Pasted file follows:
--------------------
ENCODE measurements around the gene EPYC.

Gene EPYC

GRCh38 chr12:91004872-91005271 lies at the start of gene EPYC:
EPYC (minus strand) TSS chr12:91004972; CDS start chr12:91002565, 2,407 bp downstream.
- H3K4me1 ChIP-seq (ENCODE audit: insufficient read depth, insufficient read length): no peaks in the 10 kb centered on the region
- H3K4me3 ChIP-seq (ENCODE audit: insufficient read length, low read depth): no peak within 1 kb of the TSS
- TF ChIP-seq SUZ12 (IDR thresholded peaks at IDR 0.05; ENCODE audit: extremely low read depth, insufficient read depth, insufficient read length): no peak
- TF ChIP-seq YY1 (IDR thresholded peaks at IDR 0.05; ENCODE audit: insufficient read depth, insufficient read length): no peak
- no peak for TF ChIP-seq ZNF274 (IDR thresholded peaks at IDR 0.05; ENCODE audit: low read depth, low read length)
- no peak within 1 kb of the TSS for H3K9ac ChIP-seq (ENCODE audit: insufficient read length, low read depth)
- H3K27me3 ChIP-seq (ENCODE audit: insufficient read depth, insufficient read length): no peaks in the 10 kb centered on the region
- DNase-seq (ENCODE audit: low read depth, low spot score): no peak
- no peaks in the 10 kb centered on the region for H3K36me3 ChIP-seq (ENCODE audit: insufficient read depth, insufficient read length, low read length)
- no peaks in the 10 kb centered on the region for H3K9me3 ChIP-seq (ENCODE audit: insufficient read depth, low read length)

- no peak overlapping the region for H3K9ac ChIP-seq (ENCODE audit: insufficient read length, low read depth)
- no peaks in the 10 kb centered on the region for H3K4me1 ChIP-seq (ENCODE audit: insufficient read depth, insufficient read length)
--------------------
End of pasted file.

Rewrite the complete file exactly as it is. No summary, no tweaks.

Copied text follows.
ENCODE measurements around the gene EPYC.

Gene EPYC

GRCh38 chr12:91004872-91005271 lies at the start of gene EPYC:
EPYC (minus strand) TSS chr12:91004972; CDS start chr12:91002565, 2,407 bp downstream.
- H3K4me1 ChIP-seq (ENCODE audit: insufficient read depth, insufficient read length): no peaks in the 10 kb centered on the region
- H3K4me3 ChIP-seq (ENCODE audit: insufficient read length, low read depth): no peak within 1 kb of the TSS
- TF ChIP-seq SUZ12 (IDR thresholded peaks at IDR 0.05; ENCODE audit: extremely low read depth, insufficient read depth, insufficient read length): no peak
- TF ChIP-seq YY1 (IDR thresholded peaks at IDR 0.05; ENCODE audit: insufficient read depth, insufficient read length): no peak
- no peak for TF ChIP-seq ZNF274 (IDR thresholded peaks at IDR 0.05; ENCODE audit: low read depth, low read length)
- no peak within 1 kb of the TSS for H3K9ac ChIP-seq (ENCODE audit: insufficient read length, low read depth)
- H3K27me3 ChIP-seq (ENCODE audit: insufficient read depth, insufficient read length): no peaks in the 10 kb centered on the region
- DNase-seq (ENCODE audit: low read depth, low spot score): no peak
- no peaks in the 10 kb centered on the region for H3K36me3 ChIP-seq (ENCODE audit: insufficient read depth, insufficient read length, low read length)
- no peaks in the 10 kb centered on the region for H3K9me3 ChIP-seq (ENCODE audit: insufficient read depth, low read length)

- no peak overlapping the region for H3K9ac ChIP-seq (ENCODE audit: insufficient read length, low read depth)
- no peaks in the 10 kb centered on the region for H3K4me1 ChIP-seq (ENCODE audit: insufficient read depth, insufficient read length)